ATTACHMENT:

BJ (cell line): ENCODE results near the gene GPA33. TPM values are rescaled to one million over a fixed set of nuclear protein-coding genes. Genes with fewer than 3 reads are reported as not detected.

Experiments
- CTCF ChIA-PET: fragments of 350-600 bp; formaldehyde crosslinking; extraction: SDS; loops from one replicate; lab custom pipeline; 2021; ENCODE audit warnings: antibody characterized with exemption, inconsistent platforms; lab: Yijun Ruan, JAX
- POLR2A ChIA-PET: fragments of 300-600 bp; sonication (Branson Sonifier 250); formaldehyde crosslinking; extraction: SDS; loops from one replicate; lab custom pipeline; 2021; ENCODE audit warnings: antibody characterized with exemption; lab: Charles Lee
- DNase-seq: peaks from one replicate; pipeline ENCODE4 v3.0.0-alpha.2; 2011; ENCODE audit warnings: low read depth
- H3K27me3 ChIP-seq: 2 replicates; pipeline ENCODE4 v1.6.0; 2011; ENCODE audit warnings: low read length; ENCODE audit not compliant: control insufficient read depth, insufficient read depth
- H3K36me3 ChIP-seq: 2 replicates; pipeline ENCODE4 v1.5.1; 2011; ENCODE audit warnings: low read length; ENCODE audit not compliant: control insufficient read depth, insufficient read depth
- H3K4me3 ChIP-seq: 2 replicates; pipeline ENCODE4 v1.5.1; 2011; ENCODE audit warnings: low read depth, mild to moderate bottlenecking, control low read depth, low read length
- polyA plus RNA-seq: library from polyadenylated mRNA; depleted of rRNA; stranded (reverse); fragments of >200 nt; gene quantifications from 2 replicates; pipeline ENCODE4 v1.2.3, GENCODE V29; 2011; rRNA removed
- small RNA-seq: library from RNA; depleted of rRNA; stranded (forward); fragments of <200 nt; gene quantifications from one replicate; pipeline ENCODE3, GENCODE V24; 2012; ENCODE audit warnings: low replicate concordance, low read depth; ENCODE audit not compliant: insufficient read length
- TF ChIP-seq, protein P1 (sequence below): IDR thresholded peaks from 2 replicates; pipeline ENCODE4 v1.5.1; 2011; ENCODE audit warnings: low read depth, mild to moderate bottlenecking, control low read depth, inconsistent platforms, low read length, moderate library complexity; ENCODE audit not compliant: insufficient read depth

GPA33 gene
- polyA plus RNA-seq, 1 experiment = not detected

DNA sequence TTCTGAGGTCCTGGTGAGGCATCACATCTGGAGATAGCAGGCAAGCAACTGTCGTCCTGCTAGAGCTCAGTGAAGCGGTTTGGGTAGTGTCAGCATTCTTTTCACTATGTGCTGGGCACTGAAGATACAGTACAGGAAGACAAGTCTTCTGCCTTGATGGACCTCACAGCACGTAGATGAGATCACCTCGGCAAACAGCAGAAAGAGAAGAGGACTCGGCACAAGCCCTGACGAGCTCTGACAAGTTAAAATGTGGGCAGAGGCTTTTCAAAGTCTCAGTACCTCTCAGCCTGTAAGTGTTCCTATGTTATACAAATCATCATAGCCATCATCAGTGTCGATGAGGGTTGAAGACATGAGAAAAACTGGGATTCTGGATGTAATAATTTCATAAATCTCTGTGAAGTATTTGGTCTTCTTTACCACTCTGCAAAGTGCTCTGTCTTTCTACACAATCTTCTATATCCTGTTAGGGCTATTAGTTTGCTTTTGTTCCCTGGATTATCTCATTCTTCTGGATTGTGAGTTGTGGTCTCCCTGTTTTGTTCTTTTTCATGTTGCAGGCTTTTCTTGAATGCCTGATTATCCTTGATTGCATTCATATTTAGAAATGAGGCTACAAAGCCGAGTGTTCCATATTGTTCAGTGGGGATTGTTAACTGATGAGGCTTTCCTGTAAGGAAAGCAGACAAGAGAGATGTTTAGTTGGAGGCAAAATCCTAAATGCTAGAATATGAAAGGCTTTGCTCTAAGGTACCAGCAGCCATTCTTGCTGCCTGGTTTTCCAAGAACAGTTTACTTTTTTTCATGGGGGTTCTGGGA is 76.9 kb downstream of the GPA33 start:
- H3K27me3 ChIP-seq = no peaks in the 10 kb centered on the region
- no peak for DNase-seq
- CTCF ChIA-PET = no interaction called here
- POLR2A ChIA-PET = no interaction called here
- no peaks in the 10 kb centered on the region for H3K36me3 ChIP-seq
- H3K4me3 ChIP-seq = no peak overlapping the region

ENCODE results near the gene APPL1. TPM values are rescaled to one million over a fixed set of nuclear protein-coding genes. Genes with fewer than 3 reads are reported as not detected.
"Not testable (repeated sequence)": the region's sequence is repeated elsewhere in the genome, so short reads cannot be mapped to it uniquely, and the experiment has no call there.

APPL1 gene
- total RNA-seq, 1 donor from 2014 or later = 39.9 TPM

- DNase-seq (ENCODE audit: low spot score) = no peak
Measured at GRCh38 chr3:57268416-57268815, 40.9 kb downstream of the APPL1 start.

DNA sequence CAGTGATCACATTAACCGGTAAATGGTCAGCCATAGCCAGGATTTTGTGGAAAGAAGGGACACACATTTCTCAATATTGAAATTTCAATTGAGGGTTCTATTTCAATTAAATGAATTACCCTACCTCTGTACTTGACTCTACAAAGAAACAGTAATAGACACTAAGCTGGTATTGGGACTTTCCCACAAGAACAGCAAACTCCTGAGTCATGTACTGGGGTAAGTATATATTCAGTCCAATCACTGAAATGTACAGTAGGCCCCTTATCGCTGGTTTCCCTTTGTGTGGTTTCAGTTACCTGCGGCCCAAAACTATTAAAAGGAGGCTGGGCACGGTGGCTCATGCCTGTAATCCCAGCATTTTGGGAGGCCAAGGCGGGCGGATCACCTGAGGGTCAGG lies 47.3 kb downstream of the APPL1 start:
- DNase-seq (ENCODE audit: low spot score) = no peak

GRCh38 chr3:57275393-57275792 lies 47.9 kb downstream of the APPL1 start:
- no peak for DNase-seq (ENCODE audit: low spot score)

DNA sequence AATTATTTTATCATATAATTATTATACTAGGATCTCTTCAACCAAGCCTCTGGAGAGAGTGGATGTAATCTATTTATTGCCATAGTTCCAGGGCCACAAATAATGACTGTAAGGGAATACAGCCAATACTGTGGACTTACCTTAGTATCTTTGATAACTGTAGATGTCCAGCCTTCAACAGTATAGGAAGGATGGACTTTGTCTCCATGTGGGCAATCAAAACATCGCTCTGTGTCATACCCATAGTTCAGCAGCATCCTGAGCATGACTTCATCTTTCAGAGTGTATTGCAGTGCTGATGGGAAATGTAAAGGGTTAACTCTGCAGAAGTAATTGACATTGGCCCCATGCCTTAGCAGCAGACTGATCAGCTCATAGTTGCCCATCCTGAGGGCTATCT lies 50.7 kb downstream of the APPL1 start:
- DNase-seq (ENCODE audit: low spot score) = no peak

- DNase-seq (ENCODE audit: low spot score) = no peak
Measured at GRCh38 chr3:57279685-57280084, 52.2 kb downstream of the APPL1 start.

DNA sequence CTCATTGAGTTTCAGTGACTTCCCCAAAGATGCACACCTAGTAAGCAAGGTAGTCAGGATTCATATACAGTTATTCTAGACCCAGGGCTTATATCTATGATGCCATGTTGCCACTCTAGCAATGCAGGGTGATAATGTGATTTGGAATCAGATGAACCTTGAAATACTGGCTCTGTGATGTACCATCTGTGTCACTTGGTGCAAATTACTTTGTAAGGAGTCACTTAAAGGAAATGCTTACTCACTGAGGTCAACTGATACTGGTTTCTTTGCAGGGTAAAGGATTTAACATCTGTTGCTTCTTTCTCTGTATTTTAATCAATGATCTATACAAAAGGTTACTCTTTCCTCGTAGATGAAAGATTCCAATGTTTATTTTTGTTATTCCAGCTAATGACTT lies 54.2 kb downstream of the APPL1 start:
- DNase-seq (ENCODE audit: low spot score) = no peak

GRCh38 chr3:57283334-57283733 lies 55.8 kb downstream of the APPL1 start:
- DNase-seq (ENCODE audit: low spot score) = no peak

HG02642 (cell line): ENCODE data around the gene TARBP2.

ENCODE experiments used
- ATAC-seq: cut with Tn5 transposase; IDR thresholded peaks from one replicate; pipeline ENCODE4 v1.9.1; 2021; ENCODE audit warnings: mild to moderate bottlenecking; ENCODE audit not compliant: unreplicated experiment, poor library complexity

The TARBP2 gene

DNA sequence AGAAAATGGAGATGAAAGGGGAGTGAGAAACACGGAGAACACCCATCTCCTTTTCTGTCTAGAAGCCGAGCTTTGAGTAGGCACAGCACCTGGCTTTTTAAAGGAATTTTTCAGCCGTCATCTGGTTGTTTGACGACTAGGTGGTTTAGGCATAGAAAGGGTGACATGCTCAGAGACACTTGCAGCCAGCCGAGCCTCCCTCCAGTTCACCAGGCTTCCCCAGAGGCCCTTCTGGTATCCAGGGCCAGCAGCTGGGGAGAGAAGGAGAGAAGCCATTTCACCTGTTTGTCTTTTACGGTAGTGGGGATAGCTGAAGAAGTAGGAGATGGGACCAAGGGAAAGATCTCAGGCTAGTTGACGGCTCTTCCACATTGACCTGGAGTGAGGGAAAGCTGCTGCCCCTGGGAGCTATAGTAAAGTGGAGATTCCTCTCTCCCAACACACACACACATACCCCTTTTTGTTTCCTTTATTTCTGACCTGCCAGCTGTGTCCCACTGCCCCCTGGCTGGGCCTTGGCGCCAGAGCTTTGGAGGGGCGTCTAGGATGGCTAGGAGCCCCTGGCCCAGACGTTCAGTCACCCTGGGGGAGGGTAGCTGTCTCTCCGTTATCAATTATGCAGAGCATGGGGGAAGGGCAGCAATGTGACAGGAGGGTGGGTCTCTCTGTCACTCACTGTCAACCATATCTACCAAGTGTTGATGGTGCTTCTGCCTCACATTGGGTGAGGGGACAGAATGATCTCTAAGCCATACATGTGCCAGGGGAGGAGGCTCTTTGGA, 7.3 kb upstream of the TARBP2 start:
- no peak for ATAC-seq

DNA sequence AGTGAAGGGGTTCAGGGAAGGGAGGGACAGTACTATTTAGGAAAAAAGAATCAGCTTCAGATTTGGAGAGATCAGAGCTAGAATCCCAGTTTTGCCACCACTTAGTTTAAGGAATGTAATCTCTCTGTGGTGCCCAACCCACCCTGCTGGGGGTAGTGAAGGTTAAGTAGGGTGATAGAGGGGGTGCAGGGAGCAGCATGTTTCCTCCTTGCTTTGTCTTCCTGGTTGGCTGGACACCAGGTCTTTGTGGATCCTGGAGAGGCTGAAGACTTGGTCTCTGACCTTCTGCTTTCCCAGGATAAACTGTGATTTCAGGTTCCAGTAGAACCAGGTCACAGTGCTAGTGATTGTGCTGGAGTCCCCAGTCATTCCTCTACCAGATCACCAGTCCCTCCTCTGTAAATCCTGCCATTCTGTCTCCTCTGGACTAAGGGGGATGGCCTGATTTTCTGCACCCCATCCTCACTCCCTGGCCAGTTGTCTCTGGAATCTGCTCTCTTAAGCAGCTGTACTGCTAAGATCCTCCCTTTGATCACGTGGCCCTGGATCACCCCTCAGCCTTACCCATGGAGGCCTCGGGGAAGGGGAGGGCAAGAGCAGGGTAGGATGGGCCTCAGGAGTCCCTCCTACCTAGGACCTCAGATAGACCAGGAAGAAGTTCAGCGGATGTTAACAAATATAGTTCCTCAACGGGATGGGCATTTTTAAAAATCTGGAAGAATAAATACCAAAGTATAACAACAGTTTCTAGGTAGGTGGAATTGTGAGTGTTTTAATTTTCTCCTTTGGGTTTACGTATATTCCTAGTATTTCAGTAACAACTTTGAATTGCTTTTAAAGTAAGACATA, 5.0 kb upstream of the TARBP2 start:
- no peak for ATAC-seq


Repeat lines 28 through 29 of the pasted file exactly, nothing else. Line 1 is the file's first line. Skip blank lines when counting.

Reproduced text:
- DNase-seq (ENCODE audit: low spot score) = no peak

GRCh38 chr3:57275393-57275792 lies 47.9 kb downstream of the APPL1 start: